Shareholders ‘losing faith’ in Patterson at top of BT, says news report

Shareholders ‘losing faith’ in Patterson at top of BT, says news report

Pressure increased on BT’s CEO Gavin Patterson today following reports that leading shareholders are talking to the company’s new chair about replacing him.

The Financial Times said it had talked to five of BT’s 20 largest investors, and all five were expressing reservations about Patterson’s suitability.

According to the FT, one said: “I don’t have much faith in Gavin.” Another said he was on his “last chance”. A third said he is “not the right person” for BT. The FT did not name its sources.

A number told the paper that they were seeking meetings with Jan du Plessis, who became chair of BT in November 2017, to discuss the future of Patterson, who has been CEO since 2013. Among other things, said the paper, they are concerned about BT’s acquisition of sports rights for its BT Sport service.

Last month BT announced it would fire 13,000 people from the company after reporting poor figures from all divisions apart from the mobile operation EE, which BT bought from Orange and Deutsche Telekom for £12.5 billion in January 2016.

One of the 13,000 who are leaving told Capacity the atmosphere in BT is “toxic”, saying it is “very similar to 2009 but with a less capable CEO”. Ian Livingston became CEO of BT in 2008, replacing Ben Verwaayen, who went on to lead Alcatel-Lucent for five years until he was replaced by Michel Combes. Two years later Nokia bought Alcatel-Lucent.

In Verwaayen’s time, as now, BT Global Services is at the heart of BT’s woes. In 2009 the group wrote down £1.16 billion in the value of the business and dispensed with the services of François Barrault, then CEO of BT Global Services.

In 2017 BT had to write off £530 million after an accounting scandal at the Italian division of BT Global Services. The president of BT’s European operations and the CEO and CFO of BT Italy all left. Luis Alvarez, CEO of BT Global Services, left and was replaced by Bas Burger, president of BT in the Americas.

On top of this last year the UK regulator, Ofcom, fined BT £42 million for failures in its Openreach wholesale last-mile division, and BT agreed to pay a further £300 million in compensation to Openreach’s wholesale customers.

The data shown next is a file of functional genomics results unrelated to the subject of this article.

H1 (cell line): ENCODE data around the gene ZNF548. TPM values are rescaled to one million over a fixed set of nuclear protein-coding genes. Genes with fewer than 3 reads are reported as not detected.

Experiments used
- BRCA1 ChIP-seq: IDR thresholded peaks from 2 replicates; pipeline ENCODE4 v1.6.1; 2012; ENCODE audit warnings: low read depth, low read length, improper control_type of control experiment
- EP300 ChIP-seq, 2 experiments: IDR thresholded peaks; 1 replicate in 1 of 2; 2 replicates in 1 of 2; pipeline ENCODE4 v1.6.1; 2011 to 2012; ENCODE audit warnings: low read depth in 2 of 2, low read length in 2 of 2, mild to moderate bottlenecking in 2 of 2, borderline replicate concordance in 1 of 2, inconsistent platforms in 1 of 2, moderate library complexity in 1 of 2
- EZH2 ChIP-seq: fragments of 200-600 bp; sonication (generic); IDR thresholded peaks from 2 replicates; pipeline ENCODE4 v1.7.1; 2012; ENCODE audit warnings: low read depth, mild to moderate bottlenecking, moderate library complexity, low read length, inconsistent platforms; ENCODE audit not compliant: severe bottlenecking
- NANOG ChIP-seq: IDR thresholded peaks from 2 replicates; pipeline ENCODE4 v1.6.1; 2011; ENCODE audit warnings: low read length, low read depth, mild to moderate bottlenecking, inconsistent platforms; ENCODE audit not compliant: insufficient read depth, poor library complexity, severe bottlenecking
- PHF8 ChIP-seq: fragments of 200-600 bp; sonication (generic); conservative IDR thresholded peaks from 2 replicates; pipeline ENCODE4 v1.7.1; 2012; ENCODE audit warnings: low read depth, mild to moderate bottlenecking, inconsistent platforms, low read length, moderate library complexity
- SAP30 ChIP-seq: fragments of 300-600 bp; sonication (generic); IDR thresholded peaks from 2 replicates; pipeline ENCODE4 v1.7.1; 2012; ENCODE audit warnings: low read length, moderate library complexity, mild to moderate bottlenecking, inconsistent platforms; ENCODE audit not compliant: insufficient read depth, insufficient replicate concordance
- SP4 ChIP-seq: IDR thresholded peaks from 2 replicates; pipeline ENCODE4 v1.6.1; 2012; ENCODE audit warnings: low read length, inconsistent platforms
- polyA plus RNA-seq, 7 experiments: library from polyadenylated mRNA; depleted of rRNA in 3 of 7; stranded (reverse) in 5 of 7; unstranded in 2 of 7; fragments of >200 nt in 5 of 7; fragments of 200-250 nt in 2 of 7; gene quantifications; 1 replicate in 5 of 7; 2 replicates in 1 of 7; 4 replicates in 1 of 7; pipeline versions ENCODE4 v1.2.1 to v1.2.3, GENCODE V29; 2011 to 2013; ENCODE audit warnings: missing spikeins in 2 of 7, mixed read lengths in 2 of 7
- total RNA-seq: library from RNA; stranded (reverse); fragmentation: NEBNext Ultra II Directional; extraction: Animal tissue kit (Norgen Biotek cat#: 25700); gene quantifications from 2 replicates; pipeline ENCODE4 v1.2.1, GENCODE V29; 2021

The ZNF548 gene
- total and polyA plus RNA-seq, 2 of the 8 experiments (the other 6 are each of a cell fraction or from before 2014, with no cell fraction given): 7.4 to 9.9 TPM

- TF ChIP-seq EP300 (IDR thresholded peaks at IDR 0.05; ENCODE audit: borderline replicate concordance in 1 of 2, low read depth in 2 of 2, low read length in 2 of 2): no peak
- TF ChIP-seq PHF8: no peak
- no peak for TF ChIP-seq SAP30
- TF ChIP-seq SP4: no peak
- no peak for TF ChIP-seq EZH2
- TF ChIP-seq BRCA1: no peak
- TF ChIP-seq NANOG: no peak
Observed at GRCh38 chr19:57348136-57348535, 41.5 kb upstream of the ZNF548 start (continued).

All this has been reflected in BT’s share price, which has fallen by more than half from £4.52 in May 2016, just after the EE acquisition. Today shares were trading at £2.08 each, just 46% of the value of two years ago.

This is uncomfortable for many of BT’s large corporate shareholders – but for one of them it is good news as well as bad. Deutsche Telekom is the biggest shareholder, with 14% of the company as the result of the EE deal. (Orange took most of its payment in cash and later arranged an early exit for the rest.)

Two years ago each BT share was worth €5.92 at the pound/euro exchange rate at the time. Today, because of the slide in the value of the pound, a BT share in euro terms is worth only €2.37, just 40% of the 2016 price.

Under the terms of the EE acquisition, Deutsche Telekom cannot buy or sell BT shares until the beginning of 2019. BT’s market cap this morning was £20.6 billion, of which Deutsche Telekom already owns £2.9 billion worth.

In February,Deutsche Telekom CEO Tim Höttges – who is a non-executive director on BT’s board – told Capacity at a Mobile World Congress event that BT is “a very attractive company” and said it has “a great content strategy”.

According to the Financial Times this morning, du Plessis supports Patterson and the BT management team. The shareholders will gather on 11 July for their annual meeting – this year in Edinburgh. The FT quoted one of them as saying: “Shareholders are worn out.”

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